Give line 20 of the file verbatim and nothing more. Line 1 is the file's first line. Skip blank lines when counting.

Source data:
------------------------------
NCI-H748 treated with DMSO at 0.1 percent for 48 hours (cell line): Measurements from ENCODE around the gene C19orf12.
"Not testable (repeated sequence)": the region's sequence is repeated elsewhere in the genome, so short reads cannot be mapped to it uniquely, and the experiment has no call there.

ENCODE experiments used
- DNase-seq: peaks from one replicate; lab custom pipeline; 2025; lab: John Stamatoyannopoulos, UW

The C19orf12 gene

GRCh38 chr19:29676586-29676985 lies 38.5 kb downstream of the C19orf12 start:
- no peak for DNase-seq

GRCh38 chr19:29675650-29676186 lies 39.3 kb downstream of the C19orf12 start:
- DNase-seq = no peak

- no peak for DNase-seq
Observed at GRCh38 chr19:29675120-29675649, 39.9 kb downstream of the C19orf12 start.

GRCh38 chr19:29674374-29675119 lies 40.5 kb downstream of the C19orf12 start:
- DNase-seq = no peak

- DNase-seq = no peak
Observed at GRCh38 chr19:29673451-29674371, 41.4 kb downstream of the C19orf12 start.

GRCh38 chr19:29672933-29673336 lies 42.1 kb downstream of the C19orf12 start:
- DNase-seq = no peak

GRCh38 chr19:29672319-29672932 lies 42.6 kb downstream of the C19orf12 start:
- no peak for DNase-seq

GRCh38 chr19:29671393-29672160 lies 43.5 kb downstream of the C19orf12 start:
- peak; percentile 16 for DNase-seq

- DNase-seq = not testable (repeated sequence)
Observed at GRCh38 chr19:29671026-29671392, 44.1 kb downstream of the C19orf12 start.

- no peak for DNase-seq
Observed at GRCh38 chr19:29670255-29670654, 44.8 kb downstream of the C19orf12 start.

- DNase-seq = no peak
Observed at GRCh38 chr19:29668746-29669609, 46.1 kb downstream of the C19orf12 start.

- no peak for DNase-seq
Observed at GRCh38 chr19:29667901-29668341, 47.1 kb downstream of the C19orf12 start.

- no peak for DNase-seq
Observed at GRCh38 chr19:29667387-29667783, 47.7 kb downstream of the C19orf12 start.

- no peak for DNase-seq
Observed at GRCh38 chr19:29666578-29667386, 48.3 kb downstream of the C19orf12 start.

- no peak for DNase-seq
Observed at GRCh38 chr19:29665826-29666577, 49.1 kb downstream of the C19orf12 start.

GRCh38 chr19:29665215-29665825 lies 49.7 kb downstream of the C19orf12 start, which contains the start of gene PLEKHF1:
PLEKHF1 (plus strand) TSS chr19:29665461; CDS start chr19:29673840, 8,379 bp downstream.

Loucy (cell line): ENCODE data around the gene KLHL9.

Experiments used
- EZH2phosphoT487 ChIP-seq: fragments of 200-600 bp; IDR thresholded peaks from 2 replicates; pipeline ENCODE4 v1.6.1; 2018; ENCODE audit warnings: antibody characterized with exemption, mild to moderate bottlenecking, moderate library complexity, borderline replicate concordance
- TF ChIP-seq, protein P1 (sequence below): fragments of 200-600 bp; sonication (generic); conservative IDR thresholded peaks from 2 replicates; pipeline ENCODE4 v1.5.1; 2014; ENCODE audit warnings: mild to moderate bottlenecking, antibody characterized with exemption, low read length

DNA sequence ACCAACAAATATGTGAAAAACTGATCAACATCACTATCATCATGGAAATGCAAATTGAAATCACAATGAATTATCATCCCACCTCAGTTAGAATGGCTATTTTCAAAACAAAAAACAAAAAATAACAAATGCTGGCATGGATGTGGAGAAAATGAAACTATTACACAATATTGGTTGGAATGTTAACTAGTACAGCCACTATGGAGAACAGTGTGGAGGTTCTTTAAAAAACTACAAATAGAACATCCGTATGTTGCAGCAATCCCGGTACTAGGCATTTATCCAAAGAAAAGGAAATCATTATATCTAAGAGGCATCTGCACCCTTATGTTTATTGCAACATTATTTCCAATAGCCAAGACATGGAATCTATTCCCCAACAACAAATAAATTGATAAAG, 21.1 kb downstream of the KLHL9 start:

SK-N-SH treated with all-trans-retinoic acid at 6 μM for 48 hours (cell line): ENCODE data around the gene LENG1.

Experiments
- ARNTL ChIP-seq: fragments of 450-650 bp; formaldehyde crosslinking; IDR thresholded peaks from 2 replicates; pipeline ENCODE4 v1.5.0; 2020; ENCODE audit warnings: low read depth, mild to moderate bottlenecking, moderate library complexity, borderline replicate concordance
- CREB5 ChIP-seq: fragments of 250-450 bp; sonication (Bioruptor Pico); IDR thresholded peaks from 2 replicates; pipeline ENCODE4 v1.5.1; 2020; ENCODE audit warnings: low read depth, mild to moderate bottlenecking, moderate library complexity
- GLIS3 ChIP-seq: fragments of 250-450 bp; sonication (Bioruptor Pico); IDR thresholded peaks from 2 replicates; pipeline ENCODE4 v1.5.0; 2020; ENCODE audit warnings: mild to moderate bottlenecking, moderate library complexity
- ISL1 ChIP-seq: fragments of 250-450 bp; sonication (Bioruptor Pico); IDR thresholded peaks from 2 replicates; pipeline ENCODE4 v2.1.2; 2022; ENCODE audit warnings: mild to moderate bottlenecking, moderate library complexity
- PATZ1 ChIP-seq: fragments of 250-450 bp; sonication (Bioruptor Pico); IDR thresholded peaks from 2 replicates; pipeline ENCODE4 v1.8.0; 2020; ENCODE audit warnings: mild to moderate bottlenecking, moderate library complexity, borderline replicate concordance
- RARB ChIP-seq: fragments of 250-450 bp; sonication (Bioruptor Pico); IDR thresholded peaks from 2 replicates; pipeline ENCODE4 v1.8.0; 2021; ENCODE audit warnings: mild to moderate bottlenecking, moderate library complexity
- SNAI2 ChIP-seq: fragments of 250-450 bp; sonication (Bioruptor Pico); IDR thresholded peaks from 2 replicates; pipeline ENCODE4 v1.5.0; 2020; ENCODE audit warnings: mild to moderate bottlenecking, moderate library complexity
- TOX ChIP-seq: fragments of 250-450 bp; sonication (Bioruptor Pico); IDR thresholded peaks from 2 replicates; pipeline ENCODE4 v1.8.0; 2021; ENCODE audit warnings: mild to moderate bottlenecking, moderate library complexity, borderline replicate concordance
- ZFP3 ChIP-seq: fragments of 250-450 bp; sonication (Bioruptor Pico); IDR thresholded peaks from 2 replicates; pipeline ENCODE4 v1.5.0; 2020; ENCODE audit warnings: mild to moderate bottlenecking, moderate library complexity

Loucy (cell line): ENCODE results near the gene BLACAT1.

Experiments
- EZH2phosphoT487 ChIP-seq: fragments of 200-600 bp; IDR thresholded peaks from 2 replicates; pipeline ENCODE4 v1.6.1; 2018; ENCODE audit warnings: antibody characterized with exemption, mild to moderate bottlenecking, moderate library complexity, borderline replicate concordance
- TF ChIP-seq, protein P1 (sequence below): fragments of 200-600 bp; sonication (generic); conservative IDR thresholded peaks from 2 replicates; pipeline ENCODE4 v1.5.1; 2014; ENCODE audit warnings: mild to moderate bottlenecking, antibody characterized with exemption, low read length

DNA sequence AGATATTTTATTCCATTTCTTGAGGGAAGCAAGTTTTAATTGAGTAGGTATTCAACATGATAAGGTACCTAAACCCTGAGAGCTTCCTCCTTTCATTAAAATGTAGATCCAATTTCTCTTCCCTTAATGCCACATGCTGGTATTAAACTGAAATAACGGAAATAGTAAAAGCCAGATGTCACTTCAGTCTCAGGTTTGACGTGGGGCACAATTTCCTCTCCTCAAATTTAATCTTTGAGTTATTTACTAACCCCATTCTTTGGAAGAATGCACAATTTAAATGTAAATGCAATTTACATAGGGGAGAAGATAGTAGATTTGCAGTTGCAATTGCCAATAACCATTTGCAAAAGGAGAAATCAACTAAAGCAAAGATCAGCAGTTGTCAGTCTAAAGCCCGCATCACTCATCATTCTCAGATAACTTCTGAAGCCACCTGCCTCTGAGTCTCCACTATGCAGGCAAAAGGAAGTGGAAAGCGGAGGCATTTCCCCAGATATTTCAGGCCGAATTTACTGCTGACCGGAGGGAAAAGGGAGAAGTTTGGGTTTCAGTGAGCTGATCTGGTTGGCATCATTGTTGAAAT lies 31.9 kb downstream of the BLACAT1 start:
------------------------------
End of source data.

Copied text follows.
GRCh38 chr19:29671393-29672160 lies 43.5 kb downstream of the C19orf12 start: